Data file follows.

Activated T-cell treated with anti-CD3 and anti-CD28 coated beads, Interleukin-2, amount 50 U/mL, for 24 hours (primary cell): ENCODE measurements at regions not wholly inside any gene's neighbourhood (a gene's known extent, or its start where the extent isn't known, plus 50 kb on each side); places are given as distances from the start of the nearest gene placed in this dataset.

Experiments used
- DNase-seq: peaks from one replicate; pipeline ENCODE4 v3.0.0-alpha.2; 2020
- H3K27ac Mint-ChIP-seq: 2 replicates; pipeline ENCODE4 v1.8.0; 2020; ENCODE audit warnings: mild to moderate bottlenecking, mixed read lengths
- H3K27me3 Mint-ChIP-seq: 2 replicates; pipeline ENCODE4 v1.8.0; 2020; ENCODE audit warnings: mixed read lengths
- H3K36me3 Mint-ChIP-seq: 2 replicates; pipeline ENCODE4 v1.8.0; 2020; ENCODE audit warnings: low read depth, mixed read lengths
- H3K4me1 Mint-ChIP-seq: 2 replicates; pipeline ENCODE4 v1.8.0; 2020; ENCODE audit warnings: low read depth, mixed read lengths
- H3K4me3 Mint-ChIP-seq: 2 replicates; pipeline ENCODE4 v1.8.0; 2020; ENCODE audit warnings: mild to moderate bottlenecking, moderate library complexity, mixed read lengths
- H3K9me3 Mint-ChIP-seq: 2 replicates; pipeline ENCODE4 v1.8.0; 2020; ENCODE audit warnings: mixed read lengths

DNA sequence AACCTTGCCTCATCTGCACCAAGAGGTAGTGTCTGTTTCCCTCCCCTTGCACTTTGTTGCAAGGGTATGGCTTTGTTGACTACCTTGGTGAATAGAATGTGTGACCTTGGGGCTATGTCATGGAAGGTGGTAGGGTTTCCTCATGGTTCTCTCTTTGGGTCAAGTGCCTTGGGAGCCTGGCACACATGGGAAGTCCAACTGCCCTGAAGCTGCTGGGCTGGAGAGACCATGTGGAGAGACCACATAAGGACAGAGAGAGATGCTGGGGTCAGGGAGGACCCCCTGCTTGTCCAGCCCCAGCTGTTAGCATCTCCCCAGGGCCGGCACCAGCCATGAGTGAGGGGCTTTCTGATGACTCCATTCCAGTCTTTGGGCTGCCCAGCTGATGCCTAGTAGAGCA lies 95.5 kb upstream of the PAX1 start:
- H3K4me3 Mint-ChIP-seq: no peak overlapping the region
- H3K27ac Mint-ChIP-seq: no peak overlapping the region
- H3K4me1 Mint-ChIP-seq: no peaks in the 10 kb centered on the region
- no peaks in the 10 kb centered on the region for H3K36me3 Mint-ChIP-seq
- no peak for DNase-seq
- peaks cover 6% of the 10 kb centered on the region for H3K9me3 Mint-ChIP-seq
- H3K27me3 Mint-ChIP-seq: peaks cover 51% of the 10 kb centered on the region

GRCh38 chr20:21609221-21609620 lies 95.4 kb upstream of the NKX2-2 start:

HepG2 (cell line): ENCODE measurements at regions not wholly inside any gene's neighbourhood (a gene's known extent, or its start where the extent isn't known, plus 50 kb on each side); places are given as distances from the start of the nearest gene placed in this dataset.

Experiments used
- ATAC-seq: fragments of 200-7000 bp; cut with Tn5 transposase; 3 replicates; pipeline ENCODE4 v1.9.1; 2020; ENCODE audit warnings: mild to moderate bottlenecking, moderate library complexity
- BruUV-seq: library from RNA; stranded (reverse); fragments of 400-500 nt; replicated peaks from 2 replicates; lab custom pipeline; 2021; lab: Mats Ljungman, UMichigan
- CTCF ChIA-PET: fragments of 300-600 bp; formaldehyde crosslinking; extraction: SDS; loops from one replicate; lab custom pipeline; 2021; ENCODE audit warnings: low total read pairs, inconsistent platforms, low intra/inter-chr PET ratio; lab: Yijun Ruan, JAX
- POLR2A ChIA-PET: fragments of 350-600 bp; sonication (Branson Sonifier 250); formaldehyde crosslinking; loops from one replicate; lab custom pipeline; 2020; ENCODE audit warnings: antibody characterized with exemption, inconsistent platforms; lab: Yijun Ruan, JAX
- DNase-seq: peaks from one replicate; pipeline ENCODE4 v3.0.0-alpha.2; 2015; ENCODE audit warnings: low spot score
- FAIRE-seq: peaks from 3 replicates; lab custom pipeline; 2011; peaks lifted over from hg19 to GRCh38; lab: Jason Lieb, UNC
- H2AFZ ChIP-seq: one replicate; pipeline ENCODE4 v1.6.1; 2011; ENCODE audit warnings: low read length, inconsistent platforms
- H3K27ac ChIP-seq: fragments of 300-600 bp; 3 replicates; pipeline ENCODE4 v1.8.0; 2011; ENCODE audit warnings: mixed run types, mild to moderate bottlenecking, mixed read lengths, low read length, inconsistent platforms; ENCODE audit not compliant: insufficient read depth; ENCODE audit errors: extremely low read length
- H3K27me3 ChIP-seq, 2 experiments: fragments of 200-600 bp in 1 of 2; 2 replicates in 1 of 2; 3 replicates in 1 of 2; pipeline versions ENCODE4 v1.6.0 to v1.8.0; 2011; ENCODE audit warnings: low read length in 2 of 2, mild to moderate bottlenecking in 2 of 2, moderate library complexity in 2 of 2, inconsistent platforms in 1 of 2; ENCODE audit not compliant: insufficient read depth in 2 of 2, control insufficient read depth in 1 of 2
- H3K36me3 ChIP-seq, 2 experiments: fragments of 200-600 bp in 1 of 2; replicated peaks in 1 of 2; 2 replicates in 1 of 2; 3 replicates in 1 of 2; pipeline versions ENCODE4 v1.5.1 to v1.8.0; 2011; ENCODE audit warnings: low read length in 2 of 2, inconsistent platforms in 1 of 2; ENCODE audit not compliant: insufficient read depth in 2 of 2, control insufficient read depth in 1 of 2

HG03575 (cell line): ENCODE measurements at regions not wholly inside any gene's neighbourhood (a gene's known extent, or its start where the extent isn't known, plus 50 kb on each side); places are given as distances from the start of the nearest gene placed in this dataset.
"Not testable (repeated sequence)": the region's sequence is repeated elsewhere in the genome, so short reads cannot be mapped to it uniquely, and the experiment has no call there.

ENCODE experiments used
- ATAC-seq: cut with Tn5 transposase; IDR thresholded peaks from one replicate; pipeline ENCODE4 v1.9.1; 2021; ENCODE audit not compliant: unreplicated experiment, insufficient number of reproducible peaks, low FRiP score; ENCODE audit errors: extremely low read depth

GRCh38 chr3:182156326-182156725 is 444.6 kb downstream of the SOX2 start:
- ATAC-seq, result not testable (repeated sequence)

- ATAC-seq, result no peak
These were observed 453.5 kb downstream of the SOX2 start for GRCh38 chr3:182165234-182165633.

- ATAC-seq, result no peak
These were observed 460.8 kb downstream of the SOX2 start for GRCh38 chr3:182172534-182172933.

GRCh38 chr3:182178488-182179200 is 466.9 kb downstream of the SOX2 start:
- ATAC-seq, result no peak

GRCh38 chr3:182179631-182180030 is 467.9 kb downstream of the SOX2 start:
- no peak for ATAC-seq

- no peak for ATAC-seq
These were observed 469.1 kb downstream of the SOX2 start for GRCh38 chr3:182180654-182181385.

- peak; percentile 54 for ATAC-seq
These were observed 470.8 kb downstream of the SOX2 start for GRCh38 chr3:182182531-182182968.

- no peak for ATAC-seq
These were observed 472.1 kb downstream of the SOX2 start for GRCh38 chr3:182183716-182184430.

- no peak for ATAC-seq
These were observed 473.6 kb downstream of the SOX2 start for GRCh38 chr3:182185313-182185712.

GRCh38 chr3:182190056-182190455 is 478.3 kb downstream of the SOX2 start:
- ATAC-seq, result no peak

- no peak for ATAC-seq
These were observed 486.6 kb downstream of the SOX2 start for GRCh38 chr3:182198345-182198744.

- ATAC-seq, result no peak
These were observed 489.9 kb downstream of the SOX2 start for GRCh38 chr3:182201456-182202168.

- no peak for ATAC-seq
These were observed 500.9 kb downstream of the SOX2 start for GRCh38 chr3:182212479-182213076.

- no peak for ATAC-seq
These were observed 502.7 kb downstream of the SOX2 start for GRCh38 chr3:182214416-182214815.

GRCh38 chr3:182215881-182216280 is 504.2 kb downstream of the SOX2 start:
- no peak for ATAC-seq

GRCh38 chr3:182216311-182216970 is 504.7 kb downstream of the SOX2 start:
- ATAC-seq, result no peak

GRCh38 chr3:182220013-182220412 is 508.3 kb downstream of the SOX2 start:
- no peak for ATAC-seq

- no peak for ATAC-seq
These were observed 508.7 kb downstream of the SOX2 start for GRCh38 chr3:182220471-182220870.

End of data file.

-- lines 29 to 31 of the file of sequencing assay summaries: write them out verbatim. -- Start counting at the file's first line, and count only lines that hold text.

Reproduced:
- H3K27me3 ChIP-seq, 2 experiments: fragments of 200-600 bp in 1 of 2; 2 replicates in 1 of 2; 3 replicates in 1 of 2; pipeline versions ENCODE4 v1.6.0 to v1.8.0; 2011; ENCODE audit warnings: low read length in 2 of 2, mild to moderate bottlenecking in 2 of 2, moderate library complexity in 2 of 2, inconsistent platforms in 1 of 2; ENCODE audit not compliant: insufficient read depth in 2 of 2, control insufficient read depth in 1 of 2
- H3K36me3 ChIP-seq, 2 experiments: fragments of 200-600 bp in 1 of 2; replicated peaks in 1 of 2; 2 replicates in 1 of 2; 3 replicates in 1 of 2; pipeline versions ENCODE4 v1.5.1 to v1.8.0; 2011; ENCODE audit warnings: low read length in 2 of 2, inconsistent platforms in 1 of 2; ENCODE audit not compliant: insufficient read depth in 2 of 2, control insufficient read depth in 1 of 2

HG03575 (cell line): ENCODE measurements at regions not wholly inside any gene's neighbourhood (a gene's known extent, or its start where the extent isn't known, plus 50 kb on each side); places are given as distances from the start of the nearest gene placed in this dataset.